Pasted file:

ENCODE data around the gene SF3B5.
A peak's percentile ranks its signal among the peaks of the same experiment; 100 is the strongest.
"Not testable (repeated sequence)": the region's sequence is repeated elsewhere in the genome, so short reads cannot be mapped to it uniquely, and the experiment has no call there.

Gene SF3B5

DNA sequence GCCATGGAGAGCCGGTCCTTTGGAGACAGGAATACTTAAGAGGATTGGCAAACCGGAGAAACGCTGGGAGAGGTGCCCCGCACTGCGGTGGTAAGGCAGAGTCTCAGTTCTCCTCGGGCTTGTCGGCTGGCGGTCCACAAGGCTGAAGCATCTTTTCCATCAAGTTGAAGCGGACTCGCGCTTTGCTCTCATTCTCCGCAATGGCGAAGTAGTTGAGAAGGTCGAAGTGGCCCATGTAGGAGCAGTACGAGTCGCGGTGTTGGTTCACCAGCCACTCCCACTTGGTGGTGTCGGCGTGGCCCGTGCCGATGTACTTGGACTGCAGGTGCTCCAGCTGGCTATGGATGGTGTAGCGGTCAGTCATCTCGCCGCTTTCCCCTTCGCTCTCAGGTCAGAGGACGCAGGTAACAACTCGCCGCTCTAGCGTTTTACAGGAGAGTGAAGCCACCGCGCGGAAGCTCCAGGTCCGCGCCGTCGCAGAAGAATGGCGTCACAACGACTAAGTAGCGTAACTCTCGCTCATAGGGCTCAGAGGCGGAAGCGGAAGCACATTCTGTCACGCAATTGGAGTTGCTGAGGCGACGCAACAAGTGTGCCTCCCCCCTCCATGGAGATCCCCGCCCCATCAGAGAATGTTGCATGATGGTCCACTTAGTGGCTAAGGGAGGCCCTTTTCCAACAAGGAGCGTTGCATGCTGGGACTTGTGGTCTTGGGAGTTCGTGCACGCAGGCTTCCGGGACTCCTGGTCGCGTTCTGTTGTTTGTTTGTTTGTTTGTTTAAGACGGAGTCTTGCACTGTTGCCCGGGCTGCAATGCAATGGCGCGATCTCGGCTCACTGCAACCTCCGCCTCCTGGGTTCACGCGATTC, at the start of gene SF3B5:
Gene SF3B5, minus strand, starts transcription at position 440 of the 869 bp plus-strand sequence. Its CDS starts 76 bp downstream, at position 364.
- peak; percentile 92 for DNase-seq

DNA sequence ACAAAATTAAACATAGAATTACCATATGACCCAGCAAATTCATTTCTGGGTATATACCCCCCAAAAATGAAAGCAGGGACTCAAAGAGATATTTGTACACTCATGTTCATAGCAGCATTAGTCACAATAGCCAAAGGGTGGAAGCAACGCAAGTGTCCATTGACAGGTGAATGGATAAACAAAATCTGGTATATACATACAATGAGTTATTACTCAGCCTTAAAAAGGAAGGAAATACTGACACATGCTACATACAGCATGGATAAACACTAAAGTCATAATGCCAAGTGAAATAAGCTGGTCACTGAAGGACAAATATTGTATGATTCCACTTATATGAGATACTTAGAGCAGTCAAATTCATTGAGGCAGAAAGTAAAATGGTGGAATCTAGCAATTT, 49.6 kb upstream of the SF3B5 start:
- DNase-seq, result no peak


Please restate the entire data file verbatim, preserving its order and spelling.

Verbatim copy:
ENCODE data around the gene SF3B5.
A peak's percentile ranks its signal among the peaks of the same experiment; 100 is the strongest.
"Not testable (repeated sequence)": the region's sequence is repeated elsewhere in the genome, so short reads cannot be mapped to it uniquely, and the experiment has no call there.

Gene SF3B5

DNA sequence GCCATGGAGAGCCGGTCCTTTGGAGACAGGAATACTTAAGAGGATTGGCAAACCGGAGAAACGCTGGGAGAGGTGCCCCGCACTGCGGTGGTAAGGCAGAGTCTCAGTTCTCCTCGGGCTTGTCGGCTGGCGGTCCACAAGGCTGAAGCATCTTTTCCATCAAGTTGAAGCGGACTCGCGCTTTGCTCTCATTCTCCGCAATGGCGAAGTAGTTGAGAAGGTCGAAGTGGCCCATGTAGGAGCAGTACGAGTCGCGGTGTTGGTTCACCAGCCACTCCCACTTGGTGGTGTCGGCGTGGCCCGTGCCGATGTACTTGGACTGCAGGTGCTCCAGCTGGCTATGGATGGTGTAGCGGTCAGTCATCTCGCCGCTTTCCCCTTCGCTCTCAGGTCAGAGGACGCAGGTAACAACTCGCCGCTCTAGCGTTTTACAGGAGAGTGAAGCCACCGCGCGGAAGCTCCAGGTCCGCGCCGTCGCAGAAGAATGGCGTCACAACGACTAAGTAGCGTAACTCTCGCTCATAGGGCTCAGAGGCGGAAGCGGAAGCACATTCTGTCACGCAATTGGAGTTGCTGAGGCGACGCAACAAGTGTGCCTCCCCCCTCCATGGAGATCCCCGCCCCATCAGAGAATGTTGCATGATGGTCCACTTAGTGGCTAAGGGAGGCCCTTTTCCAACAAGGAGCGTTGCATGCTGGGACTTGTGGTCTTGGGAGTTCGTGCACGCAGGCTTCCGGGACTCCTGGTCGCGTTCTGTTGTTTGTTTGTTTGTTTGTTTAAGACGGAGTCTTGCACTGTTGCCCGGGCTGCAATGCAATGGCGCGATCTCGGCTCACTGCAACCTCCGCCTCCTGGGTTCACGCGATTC, at the start of gene SF3B5:
Gene SF3B5, minus strand, starts transcription at position 440 of the 869 bp plus-strand sequence. Its CDS starts 76 bp downstream, at position 364.
- peak; percentile 92 for DNase-seq

DNA sequence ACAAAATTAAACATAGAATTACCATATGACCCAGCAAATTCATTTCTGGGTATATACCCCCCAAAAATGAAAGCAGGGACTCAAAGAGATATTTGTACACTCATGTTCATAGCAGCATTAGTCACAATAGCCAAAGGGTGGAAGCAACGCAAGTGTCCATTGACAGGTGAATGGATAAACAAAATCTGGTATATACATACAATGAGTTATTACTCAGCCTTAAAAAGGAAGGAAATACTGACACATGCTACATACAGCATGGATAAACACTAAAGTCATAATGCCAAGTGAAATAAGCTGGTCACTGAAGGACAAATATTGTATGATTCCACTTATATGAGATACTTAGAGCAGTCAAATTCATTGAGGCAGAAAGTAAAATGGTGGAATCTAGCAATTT, 49.6 kb upstream of the SF3B5 start:
- DNase-seq, result no peak